Stock prices of South Korean companies that have business ties with North Korea have risen sharply in recent months amid thawing inter-Korean relations, the Korea Exchange said Sunday.
The two Koreas have exchanged high-level delegations on the occasion of the PyeongChang Winter Olympics and agreed to hold summit talks in late April.
US President Donald Trump also agreed to meet with North Korean leader Kim Jong-un by the end of May as the South Korean delegation delivered Kim's offer for the summit to the US president.
The stock prices of 17 companies that have business ties with North Korea have risen 44.92 percent on average as of Friday compared with the end of last year, according to statistics provided by the KRX.
The benchmark KOSPI backtracked 0.33 percent and the tech-heavy secondary KOSDAQ market surged 8.44 percent during the same time span.
The stock price of clothing maker In The F, which has a factory in the Kaesong Industrial Complex in the North's border town, soared 110.53 percent to 2,200 won ($2.05) from 1,045 won.
Another apparel maker, Good People, also had its stock price nearly double during the period.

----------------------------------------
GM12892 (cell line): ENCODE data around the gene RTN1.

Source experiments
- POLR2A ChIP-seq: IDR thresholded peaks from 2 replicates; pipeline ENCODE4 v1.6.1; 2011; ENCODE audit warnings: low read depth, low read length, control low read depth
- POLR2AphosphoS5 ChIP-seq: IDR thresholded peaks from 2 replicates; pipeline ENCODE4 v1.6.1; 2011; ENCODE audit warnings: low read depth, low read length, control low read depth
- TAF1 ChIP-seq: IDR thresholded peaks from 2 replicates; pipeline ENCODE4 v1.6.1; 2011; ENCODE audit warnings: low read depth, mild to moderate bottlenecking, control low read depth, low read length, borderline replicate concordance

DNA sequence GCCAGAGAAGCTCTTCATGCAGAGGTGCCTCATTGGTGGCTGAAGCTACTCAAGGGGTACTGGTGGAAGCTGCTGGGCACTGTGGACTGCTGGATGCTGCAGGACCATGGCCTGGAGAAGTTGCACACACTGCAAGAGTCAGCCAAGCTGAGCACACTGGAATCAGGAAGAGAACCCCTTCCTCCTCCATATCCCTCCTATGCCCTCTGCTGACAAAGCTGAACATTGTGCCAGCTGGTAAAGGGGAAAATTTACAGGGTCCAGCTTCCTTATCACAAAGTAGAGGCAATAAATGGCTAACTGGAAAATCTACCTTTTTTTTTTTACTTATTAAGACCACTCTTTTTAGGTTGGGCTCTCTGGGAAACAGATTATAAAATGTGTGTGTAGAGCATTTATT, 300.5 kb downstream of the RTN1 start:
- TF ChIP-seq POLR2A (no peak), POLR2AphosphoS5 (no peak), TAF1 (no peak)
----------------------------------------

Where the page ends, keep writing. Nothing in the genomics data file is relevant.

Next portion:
The previous Park Geun-hye government shut down the industrial complex, the brainchild of inter-Korean economic cooperation, in 2016 after North Korea's launch of ballistic missiles and test of a nuclear bomb, amid concerns the industrial complex was serving as a cash cow for North Korea's development of weapons of mass destruction.
The share price of Hyundai Elevator, the largest shareholder of Hyundai Asan, a South Korean operator of the now-suspended joint tour program to the North's scenic Mount Kumgang, also advanced 44.49 percent and that of Emerson Pacific, which runs a golf club in the Mt. Kumgang resort, rose 15.3 percent.
The resort has been closed since 2008 when a North Korean guard shot and killed a South Korean tourist there.
Industry sources are cautious about the rising stock prices of the firms that have business relations with North Korea, noting that expectations alone should not drive up the stock prices without the backing of economic fundamentals.
"Just like the local stock markets have become insensitive to North Korea's nuclear detonations, the impact of inter-Korean summit talks on the local markets has also decreased," Kim Min-kyu of KB Securities Co. said.(Yonhap)